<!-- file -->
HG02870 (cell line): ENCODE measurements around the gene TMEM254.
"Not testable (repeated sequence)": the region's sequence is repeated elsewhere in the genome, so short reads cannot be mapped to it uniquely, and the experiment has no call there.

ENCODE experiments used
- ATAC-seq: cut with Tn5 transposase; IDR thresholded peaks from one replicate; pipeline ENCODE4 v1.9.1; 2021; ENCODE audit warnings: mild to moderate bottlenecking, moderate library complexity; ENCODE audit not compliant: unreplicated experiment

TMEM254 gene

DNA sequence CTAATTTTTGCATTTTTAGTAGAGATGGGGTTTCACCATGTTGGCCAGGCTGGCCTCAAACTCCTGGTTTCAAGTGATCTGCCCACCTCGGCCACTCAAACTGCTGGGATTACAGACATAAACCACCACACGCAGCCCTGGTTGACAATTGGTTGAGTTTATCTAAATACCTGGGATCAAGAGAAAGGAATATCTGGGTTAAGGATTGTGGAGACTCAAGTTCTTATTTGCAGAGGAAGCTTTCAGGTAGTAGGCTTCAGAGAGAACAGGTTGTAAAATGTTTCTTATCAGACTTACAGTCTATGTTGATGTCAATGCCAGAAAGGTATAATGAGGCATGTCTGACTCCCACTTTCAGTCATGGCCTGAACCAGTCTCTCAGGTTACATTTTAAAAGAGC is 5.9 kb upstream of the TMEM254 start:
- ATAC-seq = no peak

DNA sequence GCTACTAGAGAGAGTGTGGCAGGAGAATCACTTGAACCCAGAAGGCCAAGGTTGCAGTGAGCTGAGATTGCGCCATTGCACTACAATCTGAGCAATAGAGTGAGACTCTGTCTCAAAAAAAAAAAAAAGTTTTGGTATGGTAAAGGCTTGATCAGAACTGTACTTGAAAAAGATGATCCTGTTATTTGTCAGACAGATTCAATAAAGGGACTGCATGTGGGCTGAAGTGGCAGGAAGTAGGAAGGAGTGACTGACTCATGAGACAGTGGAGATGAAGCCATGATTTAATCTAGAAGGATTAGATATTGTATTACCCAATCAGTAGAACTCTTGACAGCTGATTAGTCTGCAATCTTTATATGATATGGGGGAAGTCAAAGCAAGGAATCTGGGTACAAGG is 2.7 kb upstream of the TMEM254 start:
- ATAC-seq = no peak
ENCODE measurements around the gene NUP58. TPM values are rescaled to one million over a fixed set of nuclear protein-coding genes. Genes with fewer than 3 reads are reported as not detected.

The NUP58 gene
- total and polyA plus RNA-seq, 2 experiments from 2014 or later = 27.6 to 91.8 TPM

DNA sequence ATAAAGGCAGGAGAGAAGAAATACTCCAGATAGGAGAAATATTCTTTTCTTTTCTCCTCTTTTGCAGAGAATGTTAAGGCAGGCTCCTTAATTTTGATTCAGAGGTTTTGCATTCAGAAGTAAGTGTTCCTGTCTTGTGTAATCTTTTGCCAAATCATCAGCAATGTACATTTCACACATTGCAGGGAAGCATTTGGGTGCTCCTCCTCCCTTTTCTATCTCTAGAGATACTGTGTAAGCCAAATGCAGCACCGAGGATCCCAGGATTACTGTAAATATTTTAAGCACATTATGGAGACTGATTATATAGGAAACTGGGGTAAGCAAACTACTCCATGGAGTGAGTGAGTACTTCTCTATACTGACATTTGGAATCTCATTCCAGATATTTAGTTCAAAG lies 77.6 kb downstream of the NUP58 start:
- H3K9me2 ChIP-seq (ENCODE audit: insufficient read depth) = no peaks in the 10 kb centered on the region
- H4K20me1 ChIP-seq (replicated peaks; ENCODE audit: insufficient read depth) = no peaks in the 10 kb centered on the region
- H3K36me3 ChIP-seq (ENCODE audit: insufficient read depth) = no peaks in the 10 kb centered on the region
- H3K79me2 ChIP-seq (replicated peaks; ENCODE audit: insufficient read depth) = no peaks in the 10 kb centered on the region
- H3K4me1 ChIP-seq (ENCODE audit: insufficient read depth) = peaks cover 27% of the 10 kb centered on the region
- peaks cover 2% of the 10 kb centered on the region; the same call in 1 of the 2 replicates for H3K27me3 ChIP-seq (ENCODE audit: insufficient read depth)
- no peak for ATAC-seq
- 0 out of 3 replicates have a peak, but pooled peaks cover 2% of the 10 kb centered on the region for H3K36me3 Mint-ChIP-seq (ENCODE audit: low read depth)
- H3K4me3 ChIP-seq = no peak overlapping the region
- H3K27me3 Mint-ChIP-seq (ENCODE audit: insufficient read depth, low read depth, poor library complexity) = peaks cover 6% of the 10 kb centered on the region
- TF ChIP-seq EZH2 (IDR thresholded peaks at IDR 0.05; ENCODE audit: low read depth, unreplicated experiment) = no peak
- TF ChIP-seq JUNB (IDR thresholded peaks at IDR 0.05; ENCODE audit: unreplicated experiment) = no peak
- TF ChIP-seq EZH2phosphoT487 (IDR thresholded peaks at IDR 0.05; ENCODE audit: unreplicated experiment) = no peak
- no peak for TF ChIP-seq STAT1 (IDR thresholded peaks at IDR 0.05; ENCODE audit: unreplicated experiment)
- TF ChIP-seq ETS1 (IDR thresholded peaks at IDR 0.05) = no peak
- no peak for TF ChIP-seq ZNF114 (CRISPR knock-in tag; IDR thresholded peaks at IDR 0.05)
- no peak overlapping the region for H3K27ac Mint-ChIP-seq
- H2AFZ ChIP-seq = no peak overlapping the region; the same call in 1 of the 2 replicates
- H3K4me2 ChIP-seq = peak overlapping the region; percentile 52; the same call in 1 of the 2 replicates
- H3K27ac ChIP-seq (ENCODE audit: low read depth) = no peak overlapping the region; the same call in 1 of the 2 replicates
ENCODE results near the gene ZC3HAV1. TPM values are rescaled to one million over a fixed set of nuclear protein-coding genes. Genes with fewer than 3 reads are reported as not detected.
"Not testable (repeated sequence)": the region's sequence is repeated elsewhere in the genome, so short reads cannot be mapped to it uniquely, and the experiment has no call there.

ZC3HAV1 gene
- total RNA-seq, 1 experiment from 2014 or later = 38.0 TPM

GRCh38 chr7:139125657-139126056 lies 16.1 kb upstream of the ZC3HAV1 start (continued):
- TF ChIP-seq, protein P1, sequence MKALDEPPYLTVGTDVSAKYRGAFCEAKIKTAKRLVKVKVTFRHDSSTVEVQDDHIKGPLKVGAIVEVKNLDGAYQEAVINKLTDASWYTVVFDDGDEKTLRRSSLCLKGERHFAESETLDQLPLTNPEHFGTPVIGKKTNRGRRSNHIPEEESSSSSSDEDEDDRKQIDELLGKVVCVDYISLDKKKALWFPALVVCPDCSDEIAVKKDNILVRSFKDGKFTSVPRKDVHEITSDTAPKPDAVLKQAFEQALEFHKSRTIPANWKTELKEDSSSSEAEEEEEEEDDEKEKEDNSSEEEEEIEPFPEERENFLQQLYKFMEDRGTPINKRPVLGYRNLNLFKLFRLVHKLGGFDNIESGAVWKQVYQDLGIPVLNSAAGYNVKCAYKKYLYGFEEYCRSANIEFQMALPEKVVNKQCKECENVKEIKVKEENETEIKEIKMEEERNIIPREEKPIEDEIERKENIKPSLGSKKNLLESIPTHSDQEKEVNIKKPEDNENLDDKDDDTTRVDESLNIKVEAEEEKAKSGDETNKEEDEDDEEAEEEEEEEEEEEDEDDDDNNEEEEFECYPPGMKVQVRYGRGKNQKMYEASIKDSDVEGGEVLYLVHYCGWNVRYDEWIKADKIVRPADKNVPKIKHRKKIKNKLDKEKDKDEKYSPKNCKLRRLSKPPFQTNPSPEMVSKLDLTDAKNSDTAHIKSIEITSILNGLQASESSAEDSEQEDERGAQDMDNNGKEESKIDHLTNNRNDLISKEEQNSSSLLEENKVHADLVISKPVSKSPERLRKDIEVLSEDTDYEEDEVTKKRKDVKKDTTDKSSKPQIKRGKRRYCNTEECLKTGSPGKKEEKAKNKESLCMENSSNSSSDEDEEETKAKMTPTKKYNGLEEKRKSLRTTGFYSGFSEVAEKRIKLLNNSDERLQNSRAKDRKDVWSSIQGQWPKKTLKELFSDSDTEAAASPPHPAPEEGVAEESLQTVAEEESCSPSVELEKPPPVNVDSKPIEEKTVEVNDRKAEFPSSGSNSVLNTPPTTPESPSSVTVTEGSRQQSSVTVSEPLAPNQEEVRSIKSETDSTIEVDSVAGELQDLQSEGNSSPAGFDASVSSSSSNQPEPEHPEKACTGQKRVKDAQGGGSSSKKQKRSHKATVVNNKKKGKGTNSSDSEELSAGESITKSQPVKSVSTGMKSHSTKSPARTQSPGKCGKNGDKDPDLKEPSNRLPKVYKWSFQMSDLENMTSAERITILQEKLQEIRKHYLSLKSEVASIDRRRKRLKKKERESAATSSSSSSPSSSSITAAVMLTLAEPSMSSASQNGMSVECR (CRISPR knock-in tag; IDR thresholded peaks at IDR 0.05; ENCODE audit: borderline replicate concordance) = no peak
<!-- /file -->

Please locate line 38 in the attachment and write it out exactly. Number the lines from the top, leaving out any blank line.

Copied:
GRCh38 chr7:139125657-139126056 lies 16.1 kb upstream of the ZC3HAV1 start (continued):